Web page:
This year's IFA marks the first time we've been able to lay our hands on one, albeit briefly. It's an interesting product for a host of reasons, but the asking price is towards the top of the list.
So, what's it like for that $169 asking price? In our opinion, not bad.
Expectations should be checked at the door. This is a cheap laptop with a low amount of internal storage, with the demo models here having 32GB. The clue is in the name, really, and you're going to be relying on the cloud a fair bit if you're storing a lot of files. If you can live with that, the rest has its charms. Not least the fact that despite the price you're getting a full version of Windows 10. Not Chrome OS which has been so widespread in this segment of the market.
As such you're given the best of what Windows 10 has to offer. From what we've seen (and a warning here, for some reason the demo units were still running an old Insider Preview) there's no massive issues with running the OS.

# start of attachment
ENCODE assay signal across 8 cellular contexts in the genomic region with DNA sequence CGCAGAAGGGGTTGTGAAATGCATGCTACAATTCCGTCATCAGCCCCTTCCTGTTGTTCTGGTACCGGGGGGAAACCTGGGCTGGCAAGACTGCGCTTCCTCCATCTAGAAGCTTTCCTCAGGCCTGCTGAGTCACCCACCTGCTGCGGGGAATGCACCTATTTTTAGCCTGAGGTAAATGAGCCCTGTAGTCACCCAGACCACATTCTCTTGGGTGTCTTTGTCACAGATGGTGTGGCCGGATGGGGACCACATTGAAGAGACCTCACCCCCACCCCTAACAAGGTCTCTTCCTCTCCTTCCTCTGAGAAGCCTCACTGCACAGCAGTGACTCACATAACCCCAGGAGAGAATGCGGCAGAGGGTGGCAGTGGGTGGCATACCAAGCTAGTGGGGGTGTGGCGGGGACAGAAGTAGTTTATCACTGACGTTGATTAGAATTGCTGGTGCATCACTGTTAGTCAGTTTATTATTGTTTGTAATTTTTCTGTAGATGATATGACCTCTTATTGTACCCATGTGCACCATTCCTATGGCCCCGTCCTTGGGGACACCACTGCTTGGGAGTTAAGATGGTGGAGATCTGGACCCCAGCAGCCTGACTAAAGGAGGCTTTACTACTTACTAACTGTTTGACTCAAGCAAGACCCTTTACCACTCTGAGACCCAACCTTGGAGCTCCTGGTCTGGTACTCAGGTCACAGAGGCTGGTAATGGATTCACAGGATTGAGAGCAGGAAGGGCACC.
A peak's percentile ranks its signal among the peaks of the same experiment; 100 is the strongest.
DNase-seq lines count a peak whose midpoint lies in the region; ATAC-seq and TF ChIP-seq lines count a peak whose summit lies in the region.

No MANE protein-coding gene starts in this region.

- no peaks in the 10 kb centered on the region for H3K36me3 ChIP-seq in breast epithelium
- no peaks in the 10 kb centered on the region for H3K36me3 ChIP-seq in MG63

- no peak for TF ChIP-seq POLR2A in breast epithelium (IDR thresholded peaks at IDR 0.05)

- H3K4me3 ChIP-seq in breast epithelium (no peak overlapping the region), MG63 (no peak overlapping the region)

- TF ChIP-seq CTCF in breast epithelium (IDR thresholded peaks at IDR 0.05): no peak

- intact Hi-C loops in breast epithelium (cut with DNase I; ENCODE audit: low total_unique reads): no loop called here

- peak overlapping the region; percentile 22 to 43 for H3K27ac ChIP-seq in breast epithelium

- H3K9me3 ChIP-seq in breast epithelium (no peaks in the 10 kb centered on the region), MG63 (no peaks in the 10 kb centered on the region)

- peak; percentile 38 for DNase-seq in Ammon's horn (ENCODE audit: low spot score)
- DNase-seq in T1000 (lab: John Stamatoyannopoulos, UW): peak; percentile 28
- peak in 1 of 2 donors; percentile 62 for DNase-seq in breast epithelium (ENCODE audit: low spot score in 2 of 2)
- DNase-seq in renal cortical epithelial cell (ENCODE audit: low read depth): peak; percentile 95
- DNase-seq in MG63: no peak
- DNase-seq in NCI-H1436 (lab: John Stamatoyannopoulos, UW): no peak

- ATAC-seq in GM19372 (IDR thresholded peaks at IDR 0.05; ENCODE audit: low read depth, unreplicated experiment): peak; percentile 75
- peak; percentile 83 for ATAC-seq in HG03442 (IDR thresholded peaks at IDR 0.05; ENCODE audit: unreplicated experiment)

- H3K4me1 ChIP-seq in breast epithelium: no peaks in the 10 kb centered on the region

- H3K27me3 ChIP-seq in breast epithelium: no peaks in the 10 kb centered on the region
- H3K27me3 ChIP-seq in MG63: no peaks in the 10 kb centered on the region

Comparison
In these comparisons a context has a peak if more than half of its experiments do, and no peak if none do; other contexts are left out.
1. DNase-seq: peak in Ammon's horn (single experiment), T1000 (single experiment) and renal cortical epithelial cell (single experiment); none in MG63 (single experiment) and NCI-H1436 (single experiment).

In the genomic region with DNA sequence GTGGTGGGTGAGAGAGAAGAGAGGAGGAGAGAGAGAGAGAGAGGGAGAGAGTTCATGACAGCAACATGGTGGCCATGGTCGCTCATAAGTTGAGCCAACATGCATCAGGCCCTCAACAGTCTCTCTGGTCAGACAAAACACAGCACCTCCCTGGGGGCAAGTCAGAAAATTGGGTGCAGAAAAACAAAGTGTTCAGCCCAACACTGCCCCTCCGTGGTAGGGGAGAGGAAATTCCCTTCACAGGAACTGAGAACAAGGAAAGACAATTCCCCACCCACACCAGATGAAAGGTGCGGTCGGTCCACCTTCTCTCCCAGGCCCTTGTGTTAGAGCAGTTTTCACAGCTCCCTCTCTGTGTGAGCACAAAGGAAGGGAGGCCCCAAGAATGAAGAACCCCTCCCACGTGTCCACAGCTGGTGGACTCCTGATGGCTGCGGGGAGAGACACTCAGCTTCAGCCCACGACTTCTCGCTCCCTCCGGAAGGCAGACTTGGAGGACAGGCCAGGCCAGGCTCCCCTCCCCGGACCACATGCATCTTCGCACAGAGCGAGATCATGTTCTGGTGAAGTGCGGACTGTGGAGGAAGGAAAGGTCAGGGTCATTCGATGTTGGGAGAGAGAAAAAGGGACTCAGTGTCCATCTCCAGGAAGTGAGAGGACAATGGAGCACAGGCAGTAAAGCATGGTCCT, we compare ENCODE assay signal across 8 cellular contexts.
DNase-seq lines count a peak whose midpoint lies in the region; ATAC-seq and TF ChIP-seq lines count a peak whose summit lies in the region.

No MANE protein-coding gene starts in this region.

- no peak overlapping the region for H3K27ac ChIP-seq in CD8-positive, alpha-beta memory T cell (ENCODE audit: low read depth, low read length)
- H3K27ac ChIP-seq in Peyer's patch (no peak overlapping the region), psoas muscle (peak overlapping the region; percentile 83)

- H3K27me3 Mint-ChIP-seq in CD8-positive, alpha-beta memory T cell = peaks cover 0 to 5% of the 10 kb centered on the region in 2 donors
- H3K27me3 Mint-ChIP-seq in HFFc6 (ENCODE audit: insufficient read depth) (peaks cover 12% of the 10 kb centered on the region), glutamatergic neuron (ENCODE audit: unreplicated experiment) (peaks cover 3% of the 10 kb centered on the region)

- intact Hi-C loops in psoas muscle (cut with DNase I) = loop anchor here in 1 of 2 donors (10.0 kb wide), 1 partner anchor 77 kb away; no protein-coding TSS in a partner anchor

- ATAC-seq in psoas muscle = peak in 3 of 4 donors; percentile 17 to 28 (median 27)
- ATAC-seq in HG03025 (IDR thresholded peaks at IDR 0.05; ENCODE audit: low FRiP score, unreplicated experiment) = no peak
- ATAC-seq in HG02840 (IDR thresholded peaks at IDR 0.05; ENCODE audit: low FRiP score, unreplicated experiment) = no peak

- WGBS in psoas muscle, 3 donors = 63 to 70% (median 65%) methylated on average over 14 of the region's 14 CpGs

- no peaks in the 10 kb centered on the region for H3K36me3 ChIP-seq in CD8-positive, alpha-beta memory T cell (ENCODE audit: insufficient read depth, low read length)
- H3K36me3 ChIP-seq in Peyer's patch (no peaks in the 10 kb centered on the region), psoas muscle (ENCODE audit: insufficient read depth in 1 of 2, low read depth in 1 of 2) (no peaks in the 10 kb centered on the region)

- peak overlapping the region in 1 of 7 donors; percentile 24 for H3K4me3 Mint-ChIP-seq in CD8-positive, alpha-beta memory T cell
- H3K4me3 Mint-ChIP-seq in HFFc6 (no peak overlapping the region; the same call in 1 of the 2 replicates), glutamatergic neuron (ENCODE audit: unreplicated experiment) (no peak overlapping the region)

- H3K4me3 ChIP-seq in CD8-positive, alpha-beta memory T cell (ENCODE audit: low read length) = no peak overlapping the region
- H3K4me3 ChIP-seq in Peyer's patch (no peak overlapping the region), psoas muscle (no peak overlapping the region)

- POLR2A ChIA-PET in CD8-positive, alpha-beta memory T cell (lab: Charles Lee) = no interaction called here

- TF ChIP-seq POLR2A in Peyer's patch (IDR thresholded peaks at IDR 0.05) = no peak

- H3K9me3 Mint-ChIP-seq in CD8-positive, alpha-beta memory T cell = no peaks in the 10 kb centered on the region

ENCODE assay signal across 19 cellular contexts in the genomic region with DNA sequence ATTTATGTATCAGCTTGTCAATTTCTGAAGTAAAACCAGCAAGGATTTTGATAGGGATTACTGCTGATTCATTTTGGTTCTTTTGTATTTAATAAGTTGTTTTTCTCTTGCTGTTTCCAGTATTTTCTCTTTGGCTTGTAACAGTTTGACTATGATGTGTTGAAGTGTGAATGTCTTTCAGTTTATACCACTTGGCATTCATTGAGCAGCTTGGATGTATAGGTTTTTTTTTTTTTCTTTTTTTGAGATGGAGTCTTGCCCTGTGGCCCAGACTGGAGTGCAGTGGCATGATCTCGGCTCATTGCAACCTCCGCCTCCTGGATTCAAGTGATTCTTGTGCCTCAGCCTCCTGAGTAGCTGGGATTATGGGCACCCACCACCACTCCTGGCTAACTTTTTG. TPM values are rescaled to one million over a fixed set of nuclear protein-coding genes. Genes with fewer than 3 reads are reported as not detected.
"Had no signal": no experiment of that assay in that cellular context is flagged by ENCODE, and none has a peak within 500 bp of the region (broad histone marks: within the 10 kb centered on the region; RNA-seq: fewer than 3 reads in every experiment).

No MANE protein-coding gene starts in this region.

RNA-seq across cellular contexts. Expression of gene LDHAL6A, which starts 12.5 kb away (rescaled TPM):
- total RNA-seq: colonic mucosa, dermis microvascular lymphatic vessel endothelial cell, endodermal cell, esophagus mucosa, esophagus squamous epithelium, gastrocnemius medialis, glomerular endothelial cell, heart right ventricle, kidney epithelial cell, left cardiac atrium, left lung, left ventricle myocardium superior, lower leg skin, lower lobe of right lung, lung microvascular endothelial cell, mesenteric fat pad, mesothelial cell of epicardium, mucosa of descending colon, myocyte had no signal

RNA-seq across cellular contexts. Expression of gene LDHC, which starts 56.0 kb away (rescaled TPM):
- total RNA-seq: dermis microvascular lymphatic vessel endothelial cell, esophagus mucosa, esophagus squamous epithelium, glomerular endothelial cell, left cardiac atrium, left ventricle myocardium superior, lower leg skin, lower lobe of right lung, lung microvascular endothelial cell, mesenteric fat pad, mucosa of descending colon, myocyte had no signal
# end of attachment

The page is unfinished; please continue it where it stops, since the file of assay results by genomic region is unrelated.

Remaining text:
Hardware wise the Cloudbook One is actually pretty well equipped. The Intel Celeron CPU and 1366x768 resolution display won't set your pants on fire, but they're a means to an end. It's not a very good display in the wider scheme of things at all, but a better display would raise the price and thus miss the point.
The Cloudbook One is very well equipped though. It's got all the major ports you'd want from a laptop with a USB 2.0, USB 3.0, HDMI and SD card slot all adorning the exterior of it's compact frame.
As you'd imagine, it's made of plastic, and not particularly premium feeling plastic, either. But, again, price. It's not horrible, and it's a very light machine. The trackpad actually feels pretty good and quite responsive, and the chiclet style keyboard is nothing fancy but has a nice feel to it.
Not wanting to sound like a broken record, but it all comes back around to the price. Starting at $169 for the 11-inch and $199 for the 14-inch, the Cloudbook One offers very good value for money. When you sit it side-by-side with a Chromebook costing similar money, it's hard to see why you'd go Google.